Had a horrible experience. I learned that I was not built for school.
History of the art form along with simply discovering my identity as a performer.
In general, it’s better to be an actor first. You’re more interesting, a better performer that way, and much more likely to get the job.
I received a Masters Degree in opera – which didn’t prepare me for a musical theater career but it did teach me solid vocal technique.
I learned how to become an actor, and to stop trying to imitate what I see in theater and begin CREATING.
Well roundedness was the best thing I was taught through the training at my school. I did not come in with any dance experience, and through the curriculum, I came out of school with good basic training in not only singing and acting, but in dance as well.
That the business is cut throat and not what I had expected
To work hard – to perfect each performance or audition
Theater is a celebration of life.
I was taught to honestly assess the level of my skills
If you are not at the highest caliber of a singer, you will not be able to compete on the “Broadway level” field for Musical Theatre.
That it’s a business. And you have to treat it as such.
Diversity of acting curriculum
You Finished College – now what?
So let’s get to the point – professional employment. What are the details about our actors’ current jobs? How did they get the gig? When? What happened before that?
Broadway experience is a rare achievement – many people work for it, few attain it, and luck plays a huge part. Being in the right place at the right time (and the right size) is often the key. Happily, 35% of our actors are making their Broadway debut. When asked how many Broadway shows they’d been in (including this one) 21% said two, 14% said three, 13% said four, 5% said five, and 12% said six or more. It is interesting that the numbers even out (somewhat) after the first shot. Luck plays less of a factor – and reputation kicks in.
Some of you may know that Actors’ Equity Association (the professional actors’ union) offers several contracts for the road as well. These National Tours can be “Broadway National Tours” – or pay considerably less. Either way, another great gig – and they are often the road company of a current Broadway show (22% had been on the road with their current show – prior to booking the Broadway company). When asked “how many National Tours have you done?” – the responses were similar to the Broadway question above. Most actors had performed in one or two (33% and 34% respectively). Work in three national tours dropped significantly to just 11%, with 15% stating that had done four or more. 6% said one of these jobs had been a non-union tour. (This leaves roughly 20% and we can presume that they haven’t worked on a National Tour).
The audition process for a Broadway show can be long and arduous (or surprisingly short and sweet), and you might get seen several times – over several years before landing the job. 63% of our responders were members of the original cast – lucky them! This figure would explain why just over 52% were cast in their current show from the first round of auditions. But many were seen several times: 24% were cast after being seen at two different rounds of auditions; 7% were cast after the third round, 4% were seen 4 different times, Just 1% were seen five times – and a full 11% were seen at 6 or more different auditions. These findings are proof that you must stick with it. I was finally cast in my first national tour after being seen for almost every other male role in the show. It was a great gig – you just keep working towards that goal.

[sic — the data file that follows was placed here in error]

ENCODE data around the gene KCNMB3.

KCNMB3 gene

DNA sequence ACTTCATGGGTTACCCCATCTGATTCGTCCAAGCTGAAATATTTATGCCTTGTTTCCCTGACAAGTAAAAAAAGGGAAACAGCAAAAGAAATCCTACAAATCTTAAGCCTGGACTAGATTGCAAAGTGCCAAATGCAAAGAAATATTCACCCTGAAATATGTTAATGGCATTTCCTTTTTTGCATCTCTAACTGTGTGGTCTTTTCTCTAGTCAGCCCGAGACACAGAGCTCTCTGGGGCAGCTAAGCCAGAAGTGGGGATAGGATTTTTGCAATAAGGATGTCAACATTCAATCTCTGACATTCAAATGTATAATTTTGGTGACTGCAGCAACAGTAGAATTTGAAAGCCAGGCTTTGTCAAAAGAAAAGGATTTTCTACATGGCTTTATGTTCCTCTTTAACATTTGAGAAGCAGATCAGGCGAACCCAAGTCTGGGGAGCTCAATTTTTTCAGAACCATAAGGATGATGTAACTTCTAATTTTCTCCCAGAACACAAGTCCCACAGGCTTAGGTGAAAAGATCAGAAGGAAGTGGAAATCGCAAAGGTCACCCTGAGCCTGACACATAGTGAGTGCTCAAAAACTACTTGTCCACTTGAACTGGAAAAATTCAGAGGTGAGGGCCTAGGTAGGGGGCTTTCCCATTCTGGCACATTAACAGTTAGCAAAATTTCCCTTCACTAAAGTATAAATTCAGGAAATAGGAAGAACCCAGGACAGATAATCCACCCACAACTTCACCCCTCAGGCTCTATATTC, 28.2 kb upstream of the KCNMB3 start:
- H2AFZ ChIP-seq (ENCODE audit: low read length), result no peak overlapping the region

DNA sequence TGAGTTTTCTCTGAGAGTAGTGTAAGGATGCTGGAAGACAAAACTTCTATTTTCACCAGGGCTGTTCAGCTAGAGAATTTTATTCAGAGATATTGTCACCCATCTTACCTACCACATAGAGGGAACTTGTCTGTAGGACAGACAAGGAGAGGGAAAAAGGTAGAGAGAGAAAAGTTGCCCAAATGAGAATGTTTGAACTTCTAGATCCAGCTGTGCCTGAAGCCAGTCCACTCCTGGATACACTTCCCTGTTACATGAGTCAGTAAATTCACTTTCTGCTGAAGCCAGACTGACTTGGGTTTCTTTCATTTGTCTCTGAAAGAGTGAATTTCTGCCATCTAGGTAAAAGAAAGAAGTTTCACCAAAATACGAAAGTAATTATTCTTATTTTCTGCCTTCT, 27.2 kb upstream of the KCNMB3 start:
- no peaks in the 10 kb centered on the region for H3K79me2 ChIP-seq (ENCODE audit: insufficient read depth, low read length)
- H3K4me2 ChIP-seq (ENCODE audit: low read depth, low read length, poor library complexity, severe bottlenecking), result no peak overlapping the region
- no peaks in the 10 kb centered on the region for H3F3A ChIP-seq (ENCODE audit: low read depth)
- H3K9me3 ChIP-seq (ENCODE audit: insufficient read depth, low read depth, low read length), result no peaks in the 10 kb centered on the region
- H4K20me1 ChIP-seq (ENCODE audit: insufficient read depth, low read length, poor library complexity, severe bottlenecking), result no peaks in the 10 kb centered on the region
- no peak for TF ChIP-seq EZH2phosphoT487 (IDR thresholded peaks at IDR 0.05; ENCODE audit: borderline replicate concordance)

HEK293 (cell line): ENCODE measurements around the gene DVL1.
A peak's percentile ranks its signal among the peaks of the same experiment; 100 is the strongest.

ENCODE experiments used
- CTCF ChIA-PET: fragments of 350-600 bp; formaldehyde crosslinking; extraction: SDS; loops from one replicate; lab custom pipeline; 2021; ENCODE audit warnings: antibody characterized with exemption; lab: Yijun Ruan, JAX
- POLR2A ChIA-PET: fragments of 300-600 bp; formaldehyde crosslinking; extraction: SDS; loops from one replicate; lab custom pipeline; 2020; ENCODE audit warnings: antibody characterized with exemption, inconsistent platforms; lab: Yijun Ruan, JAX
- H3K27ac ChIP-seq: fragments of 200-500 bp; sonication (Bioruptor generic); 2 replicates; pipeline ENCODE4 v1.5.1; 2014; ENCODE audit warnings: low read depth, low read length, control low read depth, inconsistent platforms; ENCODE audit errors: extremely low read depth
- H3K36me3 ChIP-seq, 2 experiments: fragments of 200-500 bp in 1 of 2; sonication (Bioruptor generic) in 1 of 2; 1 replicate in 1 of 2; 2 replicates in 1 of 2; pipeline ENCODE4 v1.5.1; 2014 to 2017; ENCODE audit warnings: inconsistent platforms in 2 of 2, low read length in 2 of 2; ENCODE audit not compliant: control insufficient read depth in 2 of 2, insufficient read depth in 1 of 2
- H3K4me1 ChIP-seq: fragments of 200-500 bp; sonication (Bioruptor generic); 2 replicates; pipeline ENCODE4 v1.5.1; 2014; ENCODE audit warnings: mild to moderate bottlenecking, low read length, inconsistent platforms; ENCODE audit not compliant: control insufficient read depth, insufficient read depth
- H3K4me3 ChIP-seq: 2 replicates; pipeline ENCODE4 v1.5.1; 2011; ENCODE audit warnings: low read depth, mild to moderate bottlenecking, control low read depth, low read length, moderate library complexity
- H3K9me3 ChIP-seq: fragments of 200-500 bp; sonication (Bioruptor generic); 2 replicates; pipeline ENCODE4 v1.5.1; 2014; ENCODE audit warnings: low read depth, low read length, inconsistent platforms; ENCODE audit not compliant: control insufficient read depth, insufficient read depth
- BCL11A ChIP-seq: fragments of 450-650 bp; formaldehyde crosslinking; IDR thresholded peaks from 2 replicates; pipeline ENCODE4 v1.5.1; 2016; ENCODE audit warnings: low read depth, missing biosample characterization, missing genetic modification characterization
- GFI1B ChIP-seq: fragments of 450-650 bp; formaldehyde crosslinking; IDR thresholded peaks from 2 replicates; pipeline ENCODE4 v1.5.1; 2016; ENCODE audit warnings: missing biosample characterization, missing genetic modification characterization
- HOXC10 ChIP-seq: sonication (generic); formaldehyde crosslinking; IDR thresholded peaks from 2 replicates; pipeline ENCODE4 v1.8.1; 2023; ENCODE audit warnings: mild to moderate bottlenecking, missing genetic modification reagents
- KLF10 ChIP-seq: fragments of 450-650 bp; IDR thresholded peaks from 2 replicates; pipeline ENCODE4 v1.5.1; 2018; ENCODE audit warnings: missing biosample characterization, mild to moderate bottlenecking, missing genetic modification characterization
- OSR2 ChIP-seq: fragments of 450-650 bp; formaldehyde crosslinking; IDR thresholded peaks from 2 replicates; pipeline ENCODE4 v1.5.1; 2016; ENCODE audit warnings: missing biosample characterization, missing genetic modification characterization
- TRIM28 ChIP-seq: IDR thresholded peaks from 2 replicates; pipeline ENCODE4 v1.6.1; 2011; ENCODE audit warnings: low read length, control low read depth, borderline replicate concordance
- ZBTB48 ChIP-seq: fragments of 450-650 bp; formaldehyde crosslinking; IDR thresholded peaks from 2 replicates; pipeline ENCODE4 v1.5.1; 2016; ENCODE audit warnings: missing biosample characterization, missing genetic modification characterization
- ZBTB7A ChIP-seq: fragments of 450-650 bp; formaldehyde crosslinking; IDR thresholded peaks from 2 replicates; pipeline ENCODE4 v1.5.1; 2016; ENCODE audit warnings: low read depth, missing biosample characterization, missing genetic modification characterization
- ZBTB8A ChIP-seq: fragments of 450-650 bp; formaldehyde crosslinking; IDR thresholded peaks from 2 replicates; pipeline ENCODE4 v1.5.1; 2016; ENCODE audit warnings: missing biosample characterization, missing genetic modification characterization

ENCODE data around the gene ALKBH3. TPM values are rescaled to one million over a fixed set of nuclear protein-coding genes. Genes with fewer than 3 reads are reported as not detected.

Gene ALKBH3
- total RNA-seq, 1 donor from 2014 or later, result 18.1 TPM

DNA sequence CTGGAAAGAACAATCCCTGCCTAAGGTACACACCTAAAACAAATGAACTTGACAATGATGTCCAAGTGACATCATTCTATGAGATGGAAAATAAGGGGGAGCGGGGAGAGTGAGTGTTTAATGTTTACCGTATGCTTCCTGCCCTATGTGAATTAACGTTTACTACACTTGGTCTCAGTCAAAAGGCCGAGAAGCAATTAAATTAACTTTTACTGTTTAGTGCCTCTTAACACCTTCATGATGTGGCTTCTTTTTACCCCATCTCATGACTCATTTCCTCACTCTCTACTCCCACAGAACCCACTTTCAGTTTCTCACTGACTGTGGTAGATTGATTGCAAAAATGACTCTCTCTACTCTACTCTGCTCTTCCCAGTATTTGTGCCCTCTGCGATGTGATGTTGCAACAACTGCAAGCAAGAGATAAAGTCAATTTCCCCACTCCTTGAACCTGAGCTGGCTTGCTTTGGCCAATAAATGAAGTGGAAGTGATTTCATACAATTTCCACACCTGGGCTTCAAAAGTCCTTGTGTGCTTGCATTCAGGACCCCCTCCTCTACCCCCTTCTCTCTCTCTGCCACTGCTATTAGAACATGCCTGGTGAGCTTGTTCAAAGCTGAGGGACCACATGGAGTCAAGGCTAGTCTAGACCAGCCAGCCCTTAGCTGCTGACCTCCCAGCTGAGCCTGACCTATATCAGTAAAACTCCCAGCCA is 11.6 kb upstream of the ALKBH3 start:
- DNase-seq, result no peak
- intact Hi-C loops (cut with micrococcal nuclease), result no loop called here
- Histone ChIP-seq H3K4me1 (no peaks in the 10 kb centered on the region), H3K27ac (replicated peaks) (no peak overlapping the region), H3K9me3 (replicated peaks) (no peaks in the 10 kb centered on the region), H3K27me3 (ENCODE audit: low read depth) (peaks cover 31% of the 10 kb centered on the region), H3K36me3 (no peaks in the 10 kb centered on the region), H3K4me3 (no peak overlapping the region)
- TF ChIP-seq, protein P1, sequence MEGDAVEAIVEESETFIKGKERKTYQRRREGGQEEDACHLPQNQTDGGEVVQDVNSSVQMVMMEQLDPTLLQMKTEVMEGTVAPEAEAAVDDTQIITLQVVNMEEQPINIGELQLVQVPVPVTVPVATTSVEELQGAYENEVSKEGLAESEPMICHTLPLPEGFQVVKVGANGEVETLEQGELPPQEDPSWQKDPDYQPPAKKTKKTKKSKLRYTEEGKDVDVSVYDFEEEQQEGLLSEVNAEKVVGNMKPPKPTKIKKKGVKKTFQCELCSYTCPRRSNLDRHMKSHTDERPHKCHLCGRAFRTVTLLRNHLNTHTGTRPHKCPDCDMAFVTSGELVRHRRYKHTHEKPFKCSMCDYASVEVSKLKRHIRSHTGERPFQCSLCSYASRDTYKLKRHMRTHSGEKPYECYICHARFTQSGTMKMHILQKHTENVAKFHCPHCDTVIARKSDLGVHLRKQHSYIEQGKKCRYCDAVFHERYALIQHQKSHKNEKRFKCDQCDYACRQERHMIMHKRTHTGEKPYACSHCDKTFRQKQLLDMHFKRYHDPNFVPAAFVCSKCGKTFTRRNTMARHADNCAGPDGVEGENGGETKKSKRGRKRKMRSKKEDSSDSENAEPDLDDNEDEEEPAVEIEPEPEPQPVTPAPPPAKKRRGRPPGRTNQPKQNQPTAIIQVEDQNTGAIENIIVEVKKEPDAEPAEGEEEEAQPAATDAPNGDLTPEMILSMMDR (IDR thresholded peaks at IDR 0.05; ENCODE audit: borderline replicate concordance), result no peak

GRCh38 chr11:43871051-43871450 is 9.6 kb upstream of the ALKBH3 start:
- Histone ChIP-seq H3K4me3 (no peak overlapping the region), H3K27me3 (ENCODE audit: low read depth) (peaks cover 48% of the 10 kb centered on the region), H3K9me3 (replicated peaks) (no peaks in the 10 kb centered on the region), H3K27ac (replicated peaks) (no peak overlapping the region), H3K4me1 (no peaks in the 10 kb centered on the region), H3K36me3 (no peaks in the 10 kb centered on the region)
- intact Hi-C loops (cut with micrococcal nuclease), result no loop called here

One other important aspect of building a career as an actor is the relationship you build with the casting directors. When they call you in – they want you to be the one the directors choose. It makes their job easier! Your job is to be prepared and on your game – every time. Do this and they will rely on you and will be happy to call you in whenever they can. Our Broadway actors were asked, “Before you booked your current show, when were you first seen by the casting office?” 11% were seen at an Equity Chorus Call. 5% were seen at an EPA – also known as an Equity Principal Audition. These auditions usually require lining up early in the day, signing up for a three-minute appointment, and auditioning for someone from the casting office for that particular show. 4% were seen at an open call – an audition where union status is not necessary and the producer (casting office) runs all aspects of the audition. 1 person was seen at an industry showcase and 4% answered “not applicable” for their situation. The majority of our actors (51%) were first seen by the casting office at an Invited Call or Agent appointment. These auditions are closed to the public – and you must have your agent get you in, or the Casting Office invites you to the audition. Possibly because they’ve cast you in something else (23% of our actors listed this as they’re “way in”) or seen you at another audition and received positive response from bringing you in for other show.
We’ve explored the some of the pathways to Broadway in this article. Check in soon for the final post in this series where we will explore life beyond the Broadway gig.